Anonymous Tesla Employee
    Elon's worst trait by far, in my opinion, is a complete lack of loyalty or human connection. Many of us worked tirelessly for him for years and were tossed to the curb like a piece of litter without a second thought. Maybe it was calculated to keep the rest of the workforce on their toes and scared; maybe he was just able to detach from human connection to a remarkable degree. What was clear is that people who worked for him were like ammunition: used for a specific purpose until exhausted and discarded.

    "Elon has the weirdest kind of empathy of anyone I've ever come across. He doesn't have a lot of interpersonal empathy, but he has a lot of empathy for mankind," Vance said. "I think he has a completely different set of emotions than the average person does. The thought of the human species being wiped out, it's all consuming."

    Vance, Ashlee (2015-05-19). Elon Musk: Tesla, SpaceX, and the Quest for a Fantastic Future 

    That Musk was willing to let Mary Beth Brown (Musk's assistant for 12 Years) go and in such an unceremonious fashion struck people inside SpaceX and Tesla as scandalous and as the ultimate confirmation of his cruel stoicism. The tale of Brown’s departure became part of the lore around Musk’s lack of empathy. It got bundled up into the stories of Musk dressing employees down in legendary fashion with vicious barb after vicious barb. People also linked this type of behavior to Musk’s other quirky traits.

  4. Steve Jobs

    Steve Jobs was considered to be a class example of exhibiting bluntness in dealing with people.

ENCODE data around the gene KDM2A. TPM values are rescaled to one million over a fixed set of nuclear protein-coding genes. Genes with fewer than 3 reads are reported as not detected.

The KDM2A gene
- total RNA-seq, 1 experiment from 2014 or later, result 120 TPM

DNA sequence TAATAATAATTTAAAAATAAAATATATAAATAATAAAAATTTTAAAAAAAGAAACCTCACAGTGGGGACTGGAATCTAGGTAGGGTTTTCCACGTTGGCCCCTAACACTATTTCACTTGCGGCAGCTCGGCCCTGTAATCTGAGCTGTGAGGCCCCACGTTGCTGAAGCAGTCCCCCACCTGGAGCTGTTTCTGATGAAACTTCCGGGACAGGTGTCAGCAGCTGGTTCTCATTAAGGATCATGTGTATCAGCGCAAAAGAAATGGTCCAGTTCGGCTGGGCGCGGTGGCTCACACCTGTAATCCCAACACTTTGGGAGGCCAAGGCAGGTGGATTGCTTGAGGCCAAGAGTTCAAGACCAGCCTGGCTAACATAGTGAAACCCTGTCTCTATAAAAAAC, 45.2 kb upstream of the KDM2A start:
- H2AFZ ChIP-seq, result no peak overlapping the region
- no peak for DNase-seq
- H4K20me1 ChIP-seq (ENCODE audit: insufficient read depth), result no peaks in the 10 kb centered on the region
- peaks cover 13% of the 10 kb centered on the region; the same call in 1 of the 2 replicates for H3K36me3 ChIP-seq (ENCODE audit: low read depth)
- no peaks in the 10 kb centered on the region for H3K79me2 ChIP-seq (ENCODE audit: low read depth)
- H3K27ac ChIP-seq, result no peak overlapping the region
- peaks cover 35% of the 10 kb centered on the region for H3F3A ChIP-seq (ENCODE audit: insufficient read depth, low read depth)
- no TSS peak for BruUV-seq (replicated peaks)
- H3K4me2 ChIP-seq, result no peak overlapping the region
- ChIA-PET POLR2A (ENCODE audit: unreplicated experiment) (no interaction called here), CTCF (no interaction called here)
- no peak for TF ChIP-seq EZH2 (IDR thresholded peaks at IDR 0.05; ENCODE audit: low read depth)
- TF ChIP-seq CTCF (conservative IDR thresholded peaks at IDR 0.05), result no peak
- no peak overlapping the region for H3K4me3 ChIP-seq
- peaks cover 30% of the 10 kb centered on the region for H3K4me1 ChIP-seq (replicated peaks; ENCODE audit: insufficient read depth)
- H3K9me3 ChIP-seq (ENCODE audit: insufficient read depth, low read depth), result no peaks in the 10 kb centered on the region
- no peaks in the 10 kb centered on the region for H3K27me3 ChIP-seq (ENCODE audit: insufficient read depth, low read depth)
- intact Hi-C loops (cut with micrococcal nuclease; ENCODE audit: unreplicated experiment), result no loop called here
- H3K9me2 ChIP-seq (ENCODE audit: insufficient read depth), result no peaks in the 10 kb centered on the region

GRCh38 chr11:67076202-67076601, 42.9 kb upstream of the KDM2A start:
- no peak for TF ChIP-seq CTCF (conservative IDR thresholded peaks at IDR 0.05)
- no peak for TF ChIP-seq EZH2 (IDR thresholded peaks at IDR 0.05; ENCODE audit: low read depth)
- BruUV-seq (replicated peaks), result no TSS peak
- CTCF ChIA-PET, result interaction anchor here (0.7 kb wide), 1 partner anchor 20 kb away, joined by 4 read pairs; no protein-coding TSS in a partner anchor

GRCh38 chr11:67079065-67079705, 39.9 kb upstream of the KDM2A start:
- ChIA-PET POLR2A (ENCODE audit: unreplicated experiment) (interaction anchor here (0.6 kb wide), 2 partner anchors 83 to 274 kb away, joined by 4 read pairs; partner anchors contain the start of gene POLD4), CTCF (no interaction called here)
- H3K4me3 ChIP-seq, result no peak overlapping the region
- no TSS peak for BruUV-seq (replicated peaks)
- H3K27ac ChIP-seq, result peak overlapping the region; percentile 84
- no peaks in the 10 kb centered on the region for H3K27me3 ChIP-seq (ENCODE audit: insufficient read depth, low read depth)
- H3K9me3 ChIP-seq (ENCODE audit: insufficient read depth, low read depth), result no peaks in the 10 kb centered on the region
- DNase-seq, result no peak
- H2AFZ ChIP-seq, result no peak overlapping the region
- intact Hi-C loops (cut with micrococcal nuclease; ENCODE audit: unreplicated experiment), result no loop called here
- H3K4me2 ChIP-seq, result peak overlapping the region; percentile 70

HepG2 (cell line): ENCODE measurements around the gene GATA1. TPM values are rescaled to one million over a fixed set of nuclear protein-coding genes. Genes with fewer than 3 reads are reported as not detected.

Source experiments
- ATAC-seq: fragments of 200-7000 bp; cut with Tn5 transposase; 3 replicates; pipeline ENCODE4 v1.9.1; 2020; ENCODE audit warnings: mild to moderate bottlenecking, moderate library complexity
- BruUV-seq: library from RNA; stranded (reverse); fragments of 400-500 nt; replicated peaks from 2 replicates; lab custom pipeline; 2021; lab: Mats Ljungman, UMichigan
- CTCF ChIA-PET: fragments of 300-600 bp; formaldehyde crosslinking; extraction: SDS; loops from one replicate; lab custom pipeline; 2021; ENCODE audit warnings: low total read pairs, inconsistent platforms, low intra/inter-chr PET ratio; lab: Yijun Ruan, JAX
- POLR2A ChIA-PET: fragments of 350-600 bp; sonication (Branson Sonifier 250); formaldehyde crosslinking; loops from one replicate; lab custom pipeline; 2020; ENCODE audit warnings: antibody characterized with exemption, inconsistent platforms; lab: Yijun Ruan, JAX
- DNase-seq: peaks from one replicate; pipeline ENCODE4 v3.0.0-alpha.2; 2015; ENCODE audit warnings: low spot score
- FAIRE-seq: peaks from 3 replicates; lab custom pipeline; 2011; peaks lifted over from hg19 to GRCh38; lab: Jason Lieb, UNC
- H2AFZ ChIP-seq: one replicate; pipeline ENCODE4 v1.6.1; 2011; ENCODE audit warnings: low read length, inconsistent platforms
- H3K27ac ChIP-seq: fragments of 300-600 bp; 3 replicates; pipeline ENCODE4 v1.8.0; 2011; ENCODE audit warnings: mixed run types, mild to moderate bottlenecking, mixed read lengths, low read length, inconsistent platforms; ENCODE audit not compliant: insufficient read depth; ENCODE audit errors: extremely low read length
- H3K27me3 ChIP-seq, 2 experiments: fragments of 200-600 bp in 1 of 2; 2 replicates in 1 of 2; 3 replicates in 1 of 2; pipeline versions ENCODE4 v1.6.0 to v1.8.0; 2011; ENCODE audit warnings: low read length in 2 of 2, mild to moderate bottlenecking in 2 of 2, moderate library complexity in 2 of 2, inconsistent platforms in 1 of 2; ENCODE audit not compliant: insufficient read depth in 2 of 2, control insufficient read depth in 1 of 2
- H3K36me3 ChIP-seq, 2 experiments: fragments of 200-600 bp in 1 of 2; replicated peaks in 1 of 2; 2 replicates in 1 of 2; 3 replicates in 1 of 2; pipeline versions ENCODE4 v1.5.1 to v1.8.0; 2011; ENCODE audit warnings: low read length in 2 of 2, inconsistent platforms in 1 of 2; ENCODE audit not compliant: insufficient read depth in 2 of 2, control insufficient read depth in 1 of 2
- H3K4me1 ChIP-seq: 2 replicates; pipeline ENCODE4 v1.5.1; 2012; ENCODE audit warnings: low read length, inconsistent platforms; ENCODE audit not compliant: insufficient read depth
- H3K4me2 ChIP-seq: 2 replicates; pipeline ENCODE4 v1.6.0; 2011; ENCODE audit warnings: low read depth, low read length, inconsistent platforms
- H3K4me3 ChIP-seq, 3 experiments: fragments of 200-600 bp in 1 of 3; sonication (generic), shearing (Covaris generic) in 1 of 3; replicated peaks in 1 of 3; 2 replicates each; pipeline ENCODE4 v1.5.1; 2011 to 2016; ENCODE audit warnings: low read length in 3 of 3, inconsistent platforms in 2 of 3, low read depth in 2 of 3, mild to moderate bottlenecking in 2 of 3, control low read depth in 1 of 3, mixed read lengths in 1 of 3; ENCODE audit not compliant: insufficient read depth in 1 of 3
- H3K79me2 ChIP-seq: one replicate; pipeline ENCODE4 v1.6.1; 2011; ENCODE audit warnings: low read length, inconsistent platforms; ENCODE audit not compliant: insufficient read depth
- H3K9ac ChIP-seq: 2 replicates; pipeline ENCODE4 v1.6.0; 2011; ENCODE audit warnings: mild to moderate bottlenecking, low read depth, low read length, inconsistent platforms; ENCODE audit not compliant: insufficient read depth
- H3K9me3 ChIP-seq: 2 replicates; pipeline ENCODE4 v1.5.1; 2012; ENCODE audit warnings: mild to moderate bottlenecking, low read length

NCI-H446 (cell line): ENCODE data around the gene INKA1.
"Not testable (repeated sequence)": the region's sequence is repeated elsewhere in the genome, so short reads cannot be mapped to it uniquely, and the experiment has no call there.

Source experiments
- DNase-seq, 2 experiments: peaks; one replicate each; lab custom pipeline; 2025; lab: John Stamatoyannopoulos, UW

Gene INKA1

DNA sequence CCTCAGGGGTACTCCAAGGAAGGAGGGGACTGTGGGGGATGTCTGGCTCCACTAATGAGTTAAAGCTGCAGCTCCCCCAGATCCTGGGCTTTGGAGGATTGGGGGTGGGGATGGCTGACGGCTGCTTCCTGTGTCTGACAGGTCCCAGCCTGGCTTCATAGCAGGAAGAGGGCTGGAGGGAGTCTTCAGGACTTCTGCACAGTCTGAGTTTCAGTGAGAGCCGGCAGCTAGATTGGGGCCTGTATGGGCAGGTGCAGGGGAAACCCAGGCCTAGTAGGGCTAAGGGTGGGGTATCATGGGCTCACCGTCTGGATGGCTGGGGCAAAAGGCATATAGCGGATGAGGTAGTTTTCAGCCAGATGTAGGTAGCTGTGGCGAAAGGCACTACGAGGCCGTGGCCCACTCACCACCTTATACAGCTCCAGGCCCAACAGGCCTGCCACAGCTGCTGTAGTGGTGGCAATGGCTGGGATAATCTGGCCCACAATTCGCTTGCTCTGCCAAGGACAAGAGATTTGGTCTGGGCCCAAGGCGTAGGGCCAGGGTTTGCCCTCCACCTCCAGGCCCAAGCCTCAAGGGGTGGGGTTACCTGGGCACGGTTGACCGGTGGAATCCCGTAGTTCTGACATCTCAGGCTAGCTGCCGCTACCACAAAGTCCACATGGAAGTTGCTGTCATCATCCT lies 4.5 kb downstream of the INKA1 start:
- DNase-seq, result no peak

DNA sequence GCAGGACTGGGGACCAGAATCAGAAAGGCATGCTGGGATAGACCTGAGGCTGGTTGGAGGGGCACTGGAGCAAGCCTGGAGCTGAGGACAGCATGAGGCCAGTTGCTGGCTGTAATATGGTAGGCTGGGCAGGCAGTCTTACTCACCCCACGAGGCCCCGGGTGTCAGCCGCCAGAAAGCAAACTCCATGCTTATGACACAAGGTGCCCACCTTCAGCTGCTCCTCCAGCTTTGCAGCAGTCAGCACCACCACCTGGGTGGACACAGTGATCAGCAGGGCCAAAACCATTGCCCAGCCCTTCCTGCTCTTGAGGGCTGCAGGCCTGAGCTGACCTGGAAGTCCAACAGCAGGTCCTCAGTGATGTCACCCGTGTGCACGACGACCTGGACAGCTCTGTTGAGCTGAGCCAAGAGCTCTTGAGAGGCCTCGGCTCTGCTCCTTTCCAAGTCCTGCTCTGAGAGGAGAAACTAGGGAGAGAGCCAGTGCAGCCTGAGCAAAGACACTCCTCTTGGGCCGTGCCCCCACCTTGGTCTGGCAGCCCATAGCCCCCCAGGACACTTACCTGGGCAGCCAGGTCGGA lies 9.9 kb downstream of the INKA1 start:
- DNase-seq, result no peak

Jobs’s taste for merciless criticism was notorious; Ive recalled that, years ago, after seeing colleagues crushed, he protested. Jobs replied, “Why would you be vague?,” arguing that ambiguity was a form of selfishness: “You don’t care about how they feel! You’re being vain, you want them to like you.” Ive was furious, but came to agree. “It’s really demeaning to think that, in this deep desire to be liked, you’ve compromised giving clear, unambiguous feedback,” he said. He lamented that there were “so many anecdotes” about Jobs’s acerbity: “His intention, and motivation, wasn’t to be hurtful.”

    Here are articles that talk about his behavior:

  5. Bill Gates
    via Joel Spolsky

    "In those days we used to have these things called BillG reviews. Basically every major important feature got reviewed by Bill Gates. ....

    In my BillG review meeting ... a person who came along from my team whose whole job during the meeting was to keep an accurate count of how many times Bill said the F word. The lower the f***-count, the better.

    "Four," announced the f*** counter, and everyone said, "wow, that's the lowest I can remember. Bill is getting mellow in his old age." He was, you know, 36.

    Later I had it explained to me. "Bill doesn't really want to review your spec, he just wants to make sure you've got it under control. His standard M.O. is to ask harder and harder questions until you admit that you don't know, and then he can yell at you for being unprepared. Nobody was really sure what happens if you answer the hardest question he can come up with because it's never happened before.

    It was a good point. Bill Gates was amazingly technical. He understood Variants, and COM objects, and IDispatch and why Automation is different than vtables and why this might lead to dual interfaces. He worried about date functions. He didn't meddle in software if he trusted the people who were working on it, but you couldn't bullshit him for a minute because he was a programmer. A real, actual, programmer.

  6. Larry Ellison

    Larry Ellison's "bad boy" image is legendary in tech circles. There is even an entire book dedicated to Ellison's arrogance

    Here are some more articles: